Jane Birkin and Charlotte Gainsbourg explore their relationship in this modest, tender documentary
Dir. Charlotte Gainsbourg. France. 2021. 107 mins.
When a celebrated actress and singer makes a film about her mother, also a celebrated actress and singer, you expect the result to be something of a mutual appreciation party. In fact, in Jane by Charlotte, Jane Birkin and daughter Charlotte Gainsbourg seem not only to revel in each other’s company, but to be a little perplexed by each other – and in Birkin’s case, perplexed by herself too. This small, engaging film doesn’t offer much in the way of introduction to Birkin for non-initiates - there’s nothing about her acting career, for example. But for the devoted audience of a star who can – for once – genuinely be called an icon, the film offers a tender and quite illuminating portrait of a mother-daughter relationship seen both within, and far away from, the public sphere of celebrity. It should have a modest but solid presence in Francophile, cinephile and musical outlets alike.
A tender and quite illuminating portrait of a mother-daughter relationship seen both within, and far away from, the public sphere of celebrity.
With its title nod to Agnès Varda’s 1988 Birkin portrait Jane B. par Agnès V, the film is a sort of investigative home movie, with Gainsbourg quizzing her mother about their relationship, their family history and her opinions, with Birkin intermittently waxing philosophical about her self-image and the ageing process, and musing about her storied past. Partly comprising material shot by Gainsbourg on both film and video, plus her own elegant stills of Birkin, Jane by Charlotte begins misleadingly as a showbiz behind-the-scenes number, as Gainsbourg (also appearing in front of camera) accompanies her mother to concert dates in Japan and New York. Birkin is seen graciously engaging with fans, dispensing her famously gauche smile, even hand-drawing stacks of little self-portraits, by way of autographs.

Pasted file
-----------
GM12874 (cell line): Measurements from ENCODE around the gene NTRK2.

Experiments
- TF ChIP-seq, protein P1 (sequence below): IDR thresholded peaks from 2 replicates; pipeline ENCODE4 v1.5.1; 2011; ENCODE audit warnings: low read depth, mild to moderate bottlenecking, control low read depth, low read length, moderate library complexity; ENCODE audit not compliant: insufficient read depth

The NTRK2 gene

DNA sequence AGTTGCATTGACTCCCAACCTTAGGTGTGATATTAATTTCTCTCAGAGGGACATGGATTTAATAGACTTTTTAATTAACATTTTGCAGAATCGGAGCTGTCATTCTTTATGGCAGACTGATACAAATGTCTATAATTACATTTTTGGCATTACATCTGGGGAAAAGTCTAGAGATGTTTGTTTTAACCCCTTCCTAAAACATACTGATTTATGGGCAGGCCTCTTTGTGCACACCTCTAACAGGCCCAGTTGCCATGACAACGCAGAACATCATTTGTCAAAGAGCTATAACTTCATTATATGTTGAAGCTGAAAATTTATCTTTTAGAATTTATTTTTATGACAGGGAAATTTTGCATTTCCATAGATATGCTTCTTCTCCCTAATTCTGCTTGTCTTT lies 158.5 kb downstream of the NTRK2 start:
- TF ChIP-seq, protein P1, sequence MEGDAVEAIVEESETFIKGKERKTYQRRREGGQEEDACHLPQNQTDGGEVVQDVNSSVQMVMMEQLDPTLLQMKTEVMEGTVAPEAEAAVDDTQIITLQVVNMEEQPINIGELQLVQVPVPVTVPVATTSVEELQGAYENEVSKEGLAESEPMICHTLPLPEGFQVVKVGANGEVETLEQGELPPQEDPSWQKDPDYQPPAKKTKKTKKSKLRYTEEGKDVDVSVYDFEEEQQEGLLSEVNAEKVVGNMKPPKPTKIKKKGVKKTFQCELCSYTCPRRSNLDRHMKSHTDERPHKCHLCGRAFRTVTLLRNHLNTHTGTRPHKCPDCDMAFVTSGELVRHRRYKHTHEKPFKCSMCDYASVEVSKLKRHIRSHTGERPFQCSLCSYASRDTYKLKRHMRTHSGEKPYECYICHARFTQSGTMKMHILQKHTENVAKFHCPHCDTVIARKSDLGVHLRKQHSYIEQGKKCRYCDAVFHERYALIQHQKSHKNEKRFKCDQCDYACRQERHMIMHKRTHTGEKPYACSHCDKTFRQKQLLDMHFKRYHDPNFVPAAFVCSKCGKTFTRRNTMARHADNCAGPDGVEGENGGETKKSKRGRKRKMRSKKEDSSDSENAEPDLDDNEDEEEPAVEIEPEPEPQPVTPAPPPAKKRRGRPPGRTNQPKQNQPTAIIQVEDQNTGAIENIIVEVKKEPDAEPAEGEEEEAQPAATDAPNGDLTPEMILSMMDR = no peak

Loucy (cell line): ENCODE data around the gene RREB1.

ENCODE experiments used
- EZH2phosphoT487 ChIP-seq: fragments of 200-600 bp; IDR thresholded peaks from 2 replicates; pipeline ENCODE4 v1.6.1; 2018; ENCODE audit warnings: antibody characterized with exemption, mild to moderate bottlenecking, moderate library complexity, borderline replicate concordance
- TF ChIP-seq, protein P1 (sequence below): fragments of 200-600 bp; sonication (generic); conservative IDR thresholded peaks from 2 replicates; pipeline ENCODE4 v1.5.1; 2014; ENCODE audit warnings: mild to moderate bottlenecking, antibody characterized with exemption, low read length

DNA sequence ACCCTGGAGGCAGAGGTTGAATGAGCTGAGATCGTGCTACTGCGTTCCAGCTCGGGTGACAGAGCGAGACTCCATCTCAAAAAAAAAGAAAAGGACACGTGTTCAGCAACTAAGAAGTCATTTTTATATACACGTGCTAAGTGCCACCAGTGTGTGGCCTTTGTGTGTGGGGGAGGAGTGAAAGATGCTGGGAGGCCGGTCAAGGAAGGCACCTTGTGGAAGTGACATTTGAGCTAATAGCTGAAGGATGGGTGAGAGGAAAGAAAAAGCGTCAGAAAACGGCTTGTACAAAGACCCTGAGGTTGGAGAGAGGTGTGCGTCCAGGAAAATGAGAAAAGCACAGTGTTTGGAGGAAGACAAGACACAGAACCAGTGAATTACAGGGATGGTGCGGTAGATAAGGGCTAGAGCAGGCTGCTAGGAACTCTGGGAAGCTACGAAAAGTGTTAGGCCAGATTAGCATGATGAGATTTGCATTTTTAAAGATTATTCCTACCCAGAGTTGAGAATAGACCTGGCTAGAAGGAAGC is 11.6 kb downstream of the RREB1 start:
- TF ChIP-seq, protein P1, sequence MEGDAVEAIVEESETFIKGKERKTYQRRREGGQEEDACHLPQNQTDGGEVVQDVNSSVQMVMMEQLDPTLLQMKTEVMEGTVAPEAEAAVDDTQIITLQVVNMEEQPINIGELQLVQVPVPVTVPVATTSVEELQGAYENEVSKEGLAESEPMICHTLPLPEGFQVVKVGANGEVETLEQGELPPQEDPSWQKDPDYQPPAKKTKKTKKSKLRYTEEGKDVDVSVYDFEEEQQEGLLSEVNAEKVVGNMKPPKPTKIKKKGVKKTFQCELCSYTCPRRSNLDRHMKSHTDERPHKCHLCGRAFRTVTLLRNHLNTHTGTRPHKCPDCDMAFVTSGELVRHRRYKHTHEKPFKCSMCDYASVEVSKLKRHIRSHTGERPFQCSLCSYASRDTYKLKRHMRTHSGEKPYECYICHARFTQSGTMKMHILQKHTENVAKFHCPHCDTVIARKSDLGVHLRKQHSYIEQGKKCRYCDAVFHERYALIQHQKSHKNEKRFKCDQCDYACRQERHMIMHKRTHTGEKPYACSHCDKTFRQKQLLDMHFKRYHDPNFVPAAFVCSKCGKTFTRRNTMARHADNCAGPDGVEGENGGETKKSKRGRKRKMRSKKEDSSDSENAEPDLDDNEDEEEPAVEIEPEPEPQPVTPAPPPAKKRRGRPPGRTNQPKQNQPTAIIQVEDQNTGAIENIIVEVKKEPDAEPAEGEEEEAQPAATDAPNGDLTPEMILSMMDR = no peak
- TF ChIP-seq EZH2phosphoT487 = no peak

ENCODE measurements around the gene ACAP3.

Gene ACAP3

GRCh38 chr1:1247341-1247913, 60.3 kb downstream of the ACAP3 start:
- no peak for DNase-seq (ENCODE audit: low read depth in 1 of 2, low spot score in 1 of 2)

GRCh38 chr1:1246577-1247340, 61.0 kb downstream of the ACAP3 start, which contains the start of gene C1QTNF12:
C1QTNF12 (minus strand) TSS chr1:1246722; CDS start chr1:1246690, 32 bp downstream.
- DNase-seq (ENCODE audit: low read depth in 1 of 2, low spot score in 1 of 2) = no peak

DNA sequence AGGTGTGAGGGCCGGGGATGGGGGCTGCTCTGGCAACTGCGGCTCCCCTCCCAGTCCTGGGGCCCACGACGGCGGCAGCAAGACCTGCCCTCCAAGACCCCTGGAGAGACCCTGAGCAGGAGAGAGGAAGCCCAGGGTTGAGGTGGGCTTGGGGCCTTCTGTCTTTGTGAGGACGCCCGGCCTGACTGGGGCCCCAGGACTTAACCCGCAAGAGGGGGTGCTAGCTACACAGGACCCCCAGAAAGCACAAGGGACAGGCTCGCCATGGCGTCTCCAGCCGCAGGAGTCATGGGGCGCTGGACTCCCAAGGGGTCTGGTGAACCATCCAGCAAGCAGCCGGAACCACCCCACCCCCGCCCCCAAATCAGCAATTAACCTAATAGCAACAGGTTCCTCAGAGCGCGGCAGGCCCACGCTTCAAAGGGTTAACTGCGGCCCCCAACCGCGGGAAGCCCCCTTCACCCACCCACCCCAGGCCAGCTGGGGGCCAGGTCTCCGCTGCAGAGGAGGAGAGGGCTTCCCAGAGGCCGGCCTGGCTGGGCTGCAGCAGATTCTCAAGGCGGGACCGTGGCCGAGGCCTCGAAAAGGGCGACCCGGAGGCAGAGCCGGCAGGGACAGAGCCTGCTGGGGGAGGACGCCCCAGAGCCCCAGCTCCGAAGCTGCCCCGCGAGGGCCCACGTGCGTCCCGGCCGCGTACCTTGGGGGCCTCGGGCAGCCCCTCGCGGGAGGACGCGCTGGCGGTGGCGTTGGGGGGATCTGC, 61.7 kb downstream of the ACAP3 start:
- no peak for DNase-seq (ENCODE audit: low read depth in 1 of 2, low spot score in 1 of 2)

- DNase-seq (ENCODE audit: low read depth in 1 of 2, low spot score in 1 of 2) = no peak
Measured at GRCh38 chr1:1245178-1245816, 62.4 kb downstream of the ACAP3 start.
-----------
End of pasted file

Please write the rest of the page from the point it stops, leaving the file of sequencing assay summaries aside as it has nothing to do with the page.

The intention, Gainsbourg tells her mother, is “to look at you as I’ve never looked at you before,” as the two launch into a series of conversations that can genuinely be called intimate – not least, in that both speak in a near-whisper that will have viewers leaning forward to catch any fleeting nuances. Much of the discussion takes place at Birkin’s rambling country house – where they’re joined by Gainsbourg’s 10 year-old daughter Jo – and there’s a staged sequence where the two relax in bed, as Birkin describes her eccentric sleeping habits, which she claims included having suitcases on top of her. Some shared confidences are revealing – Birkin saw Charlotte as “unknown territory” when she was a child - while some seem almost parodically what you’d expect from a famously unconventional family. “When you were 14,” Birkin recalls, “I was dying to see you naked. I asked to see your breasts.” Gainsbourg matter-of-factly replies that she asked her older daughter the same, and got a refusal.
Some very personal elements are alluded to rather than spelled out, which can leave the viewer feeling excluded if they’re not aware, for example, of Birkin’s recent experience of cancer, or the fact that her oldest daughter, photographer Kate Barry, died in 2013 in a presumed suicide. While Birkin lets slip some revealing remarks about her past, little effort is made to provide biographical guidelines.
There is, however, a wealth of family documentation in still photographs and on film, notably home movies with Charlotte’s father, the notorious Serge Gainsbourg, relaxing like a proper bourgeois père de famille. There’s very little said explicitly about life with him – but then, belatedly, the movie hits pay dirt. Charlotte and her mother visit Jane and Serge’s old home in the rue de Verneuil, Paris, where Birkin apparently hasn’t set foot for 30 years. It’s a darkened bohemian den cluttered with memorabilia and everyday relics - old perfumes, even ancient tins of food – and Birkin is manifestly fascinated by encountering this frozen-in-aspic piece of her past.
Throughout, Birkin’s candour and seemingly artless self-awareness may be part of a persona that she has perfected over the years, but it comes across as natural and unprompted in the largely everyday settings where Gainsbourg films her. The film ends with a Gainsbourg’s first-person address to her mother - a little mawkish, but undoubtedly sincere. For fans of the two chanteuses, there’s music from both, but very sparsely used, although there’s a nice moment when their distinctively fragile voices fuse rehearsing a duet.
Production companies: Nolita Cinema, Deadly Valentine
International sales: The Party Film Sales, email@example.com
Producers: Mathieu Ageron, Maxime Delauney, Romain Rousseau, Charlotte Gainsbourg
Cinematography: Adrien Bertholle
Editor: Tianès Montasser, Anne Person